I went to a wonderful concert at the Musee de Cluny - lovely acoustics too. It was not a church but it was quite atmospheric in a very old space. The Cluny was built on top of 2,000 year-old Roman ruins.
Highly recommend going.
Judy B

Posted by
9873 posts

Here's a link to the tickets for concerts in the Eglise d'Ephrem on rue des Carmes in the 5th (on the hillside on the way up to the Pantheon). I used to pass this every week on my way to my Italian class and thought it looked like it could be fun, although I confess I've never actually gone. It says it's an 80-seat chapel.

It's a Syrian Catholic church, according to the city of Paris and Wikipedia.

http://www.billetreduc.com/lieu/paris/eglise-saint-ephrem/

https://www.classictic.com/fr/paris/eglise_saint-ephrem/578/

https://fr.wikipedia.org/wiki/%C3%89glise_Saint-%C3%89phrem-le-Syriaque

Posted by
6670 posts

We went to a vocal concert years ago at St-Julien-le-Pauvre, a small church close to the river in the Latin Quarter. As I recall it was an attractive building next to a small cemetery or park, but not ornate or architecturally outstanding. But OK on the intimacy standard.

As you probably know, there's an organ concert after the main Sunday service at St-Sulpice, a big church worth seeing in its own right.

Posted by
920 posts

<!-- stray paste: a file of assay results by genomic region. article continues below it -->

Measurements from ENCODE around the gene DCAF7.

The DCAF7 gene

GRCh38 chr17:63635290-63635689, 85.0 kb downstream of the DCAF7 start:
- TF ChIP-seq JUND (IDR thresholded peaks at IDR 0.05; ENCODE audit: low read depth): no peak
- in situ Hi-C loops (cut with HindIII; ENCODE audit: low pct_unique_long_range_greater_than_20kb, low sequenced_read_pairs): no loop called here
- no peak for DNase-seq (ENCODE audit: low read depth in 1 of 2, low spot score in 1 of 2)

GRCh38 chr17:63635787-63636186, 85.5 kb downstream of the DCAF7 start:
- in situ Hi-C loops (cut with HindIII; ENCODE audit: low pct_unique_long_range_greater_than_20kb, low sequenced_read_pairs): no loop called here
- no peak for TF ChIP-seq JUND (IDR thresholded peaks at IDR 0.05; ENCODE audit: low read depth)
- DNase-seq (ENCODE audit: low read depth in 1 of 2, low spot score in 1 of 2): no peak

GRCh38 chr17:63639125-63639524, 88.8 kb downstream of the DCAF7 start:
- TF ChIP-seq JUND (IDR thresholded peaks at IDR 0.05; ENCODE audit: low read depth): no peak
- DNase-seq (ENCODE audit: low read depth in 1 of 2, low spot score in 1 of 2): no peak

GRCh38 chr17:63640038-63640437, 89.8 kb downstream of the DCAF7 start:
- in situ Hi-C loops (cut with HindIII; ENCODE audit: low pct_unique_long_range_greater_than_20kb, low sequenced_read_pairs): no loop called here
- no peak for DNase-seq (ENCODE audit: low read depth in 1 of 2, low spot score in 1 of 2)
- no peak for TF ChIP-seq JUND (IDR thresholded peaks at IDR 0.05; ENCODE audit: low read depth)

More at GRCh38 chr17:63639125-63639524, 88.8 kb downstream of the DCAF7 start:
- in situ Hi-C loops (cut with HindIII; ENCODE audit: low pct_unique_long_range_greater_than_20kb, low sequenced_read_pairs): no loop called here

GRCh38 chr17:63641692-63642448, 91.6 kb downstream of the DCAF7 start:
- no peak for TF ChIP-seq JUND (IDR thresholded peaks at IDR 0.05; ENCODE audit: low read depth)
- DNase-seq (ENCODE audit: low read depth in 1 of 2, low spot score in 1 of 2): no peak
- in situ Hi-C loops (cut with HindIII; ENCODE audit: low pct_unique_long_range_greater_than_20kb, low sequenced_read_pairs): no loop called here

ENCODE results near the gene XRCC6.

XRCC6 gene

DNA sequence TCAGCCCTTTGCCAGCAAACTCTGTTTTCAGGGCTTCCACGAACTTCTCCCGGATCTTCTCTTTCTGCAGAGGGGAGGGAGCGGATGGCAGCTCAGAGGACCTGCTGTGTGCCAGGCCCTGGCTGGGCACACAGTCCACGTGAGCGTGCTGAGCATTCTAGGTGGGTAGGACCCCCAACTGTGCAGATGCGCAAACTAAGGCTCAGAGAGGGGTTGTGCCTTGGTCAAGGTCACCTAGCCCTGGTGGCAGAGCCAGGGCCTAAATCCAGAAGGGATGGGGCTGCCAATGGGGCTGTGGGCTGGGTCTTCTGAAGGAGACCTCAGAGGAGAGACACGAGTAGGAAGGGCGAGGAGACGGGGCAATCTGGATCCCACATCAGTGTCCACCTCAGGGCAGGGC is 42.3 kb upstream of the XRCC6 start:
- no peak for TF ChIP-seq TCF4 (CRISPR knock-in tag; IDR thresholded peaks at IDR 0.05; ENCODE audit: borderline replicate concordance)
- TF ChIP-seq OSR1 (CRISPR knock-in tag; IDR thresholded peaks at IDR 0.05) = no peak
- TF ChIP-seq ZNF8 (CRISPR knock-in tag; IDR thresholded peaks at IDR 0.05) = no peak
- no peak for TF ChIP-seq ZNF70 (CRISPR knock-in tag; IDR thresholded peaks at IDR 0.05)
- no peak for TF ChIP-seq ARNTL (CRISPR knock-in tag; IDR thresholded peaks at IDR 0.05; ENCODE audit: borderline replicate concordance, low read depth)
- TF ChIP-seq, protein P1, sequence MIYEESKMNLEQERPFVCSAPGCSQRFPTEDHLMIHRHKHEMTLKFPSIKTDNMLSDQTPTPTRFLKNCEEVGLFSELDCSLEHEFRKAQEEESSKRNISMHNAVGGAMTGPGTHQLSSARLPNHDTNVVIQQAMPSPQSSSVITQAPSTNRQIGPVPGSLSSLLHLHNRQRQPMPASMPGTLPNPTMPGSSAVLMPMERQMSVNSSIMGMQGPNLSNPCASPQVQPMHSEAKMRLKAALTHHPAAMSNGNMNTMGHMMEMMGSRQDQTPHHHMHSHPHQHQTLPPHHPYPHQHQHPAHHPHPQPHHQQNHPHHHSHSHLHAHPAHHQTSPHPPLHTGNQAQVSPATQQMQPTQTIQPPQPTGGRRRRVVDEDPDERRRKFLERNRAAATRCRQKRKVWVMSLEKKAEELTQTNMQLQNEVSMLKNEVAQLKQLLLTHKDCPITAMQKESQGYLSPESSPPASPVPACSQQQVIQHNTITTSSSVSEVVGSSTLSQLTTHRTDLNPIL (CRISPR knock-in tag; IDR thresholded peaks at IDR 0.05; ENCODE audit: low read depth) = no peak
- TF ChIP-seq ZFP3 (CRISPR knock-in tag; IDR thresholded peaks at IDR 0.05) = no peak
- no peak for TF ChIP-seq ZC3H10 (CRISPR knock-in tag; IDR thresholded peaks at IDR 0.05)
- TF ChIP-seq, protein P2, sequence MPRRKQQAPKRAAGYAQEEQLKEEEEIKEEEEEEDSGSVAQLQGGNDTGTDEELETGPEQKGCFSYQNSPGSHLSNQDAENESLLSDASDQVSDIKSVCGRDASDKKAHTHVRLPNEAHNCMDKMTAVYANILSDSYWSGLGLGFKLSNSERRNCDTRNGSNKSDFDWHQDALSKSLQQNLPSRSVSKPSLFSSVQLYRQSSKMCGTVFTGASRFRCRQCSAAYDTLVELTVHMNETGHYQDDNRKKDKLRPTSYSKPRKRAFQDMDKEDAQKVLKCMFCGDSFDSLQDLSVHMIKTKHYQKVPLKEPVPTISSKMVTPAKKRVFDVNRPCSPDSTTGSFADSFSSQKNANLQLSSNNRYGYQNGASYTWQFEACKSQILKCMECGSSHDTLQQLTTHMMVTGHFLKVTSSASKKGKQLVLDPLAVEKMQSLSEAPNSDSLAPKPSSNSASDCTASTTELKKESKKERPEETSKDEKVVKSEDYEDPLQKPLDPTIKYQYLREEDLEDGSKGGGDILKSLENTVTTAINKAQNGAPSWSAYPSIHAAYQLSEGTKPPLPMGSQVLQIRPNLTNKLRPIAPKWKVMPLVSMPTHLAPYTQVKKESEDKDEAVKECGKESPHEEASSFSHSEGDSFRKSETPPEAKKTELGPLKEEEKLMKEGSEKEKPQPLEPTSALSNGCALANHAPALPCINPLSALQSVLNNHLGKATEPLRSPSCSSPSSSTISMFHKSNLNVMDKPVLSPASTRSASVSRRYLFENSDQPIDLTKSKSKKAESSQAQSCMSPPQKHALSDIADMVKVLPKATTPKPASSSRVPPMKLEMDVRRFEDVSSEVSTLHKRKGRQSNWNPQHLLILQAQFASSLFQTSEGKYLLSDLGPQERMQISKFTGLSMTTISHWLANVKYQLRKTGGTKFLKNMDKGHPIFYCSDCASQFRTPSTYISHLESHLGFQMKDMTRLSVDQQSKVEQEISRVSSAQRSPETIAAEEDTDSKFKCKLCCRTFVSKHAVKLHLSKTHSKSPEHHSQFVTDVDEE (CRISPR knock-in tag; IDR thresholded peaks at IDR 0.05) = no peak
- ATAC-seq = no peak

I've decided to give St Eustache a try. It has the proposed program that sounds most appealing to me.

Will let you know how it goes!

Posted by
1971 posts

Another vote for St. Sulpice in the 6th.

We visited this ancient church (that was featured in the Tom Hanks movie 'The DaVinci Code') for Sunday Mass this last February. The service itself was moving & inspirational, but on most weeks after the Mass--around 11:45-12:00--Daniel Roth, only the fifteenth organist since 1601--plays a mini-concert of about 20 minutes on St. Sulpice's magnificent pipe organ, reportedly tops in Europe.

Unbelievable, and in the atmosphere in a barely-heated 400 year old church, it was positively Medieval. A highlight of our trip. Don't miss this if you get the chance!

Posted by
920 posts

Hey all,
Just reporting back that St. Eustache is a grand, tall (very tall!) church but the concert was intimate as Les Violons de France played in front of the church's crèche and center altar. The vocal soloist was fantastic. I'd recommend it. The concert lasted a little over 1.5 hours including an encore. There's a lot of construction in/around the Chatelet Metro right now so would recommend getting off at the Etienne Marcel stop instead and walking 2-3 blocks to church.

Posted by
784 posts

The organ concerts at St. Eustache are free and last about 30 minutes. This church has one of the largest, if not the largest, pipe organ in Europe and it is the second largest church in Paris. Mass follows the concert for those who want to stay.

Posted by
920 posts

And while we're talking churches...
I didn't attend a concert at St Severin but peeked in and it looks like a lovely smaller church for music.

If you're on Montmartre, step in St Pierre (around the corner from Sacre Coeur). It has a beautiful, unique modern glass altar.

So much history and architecture, too little time!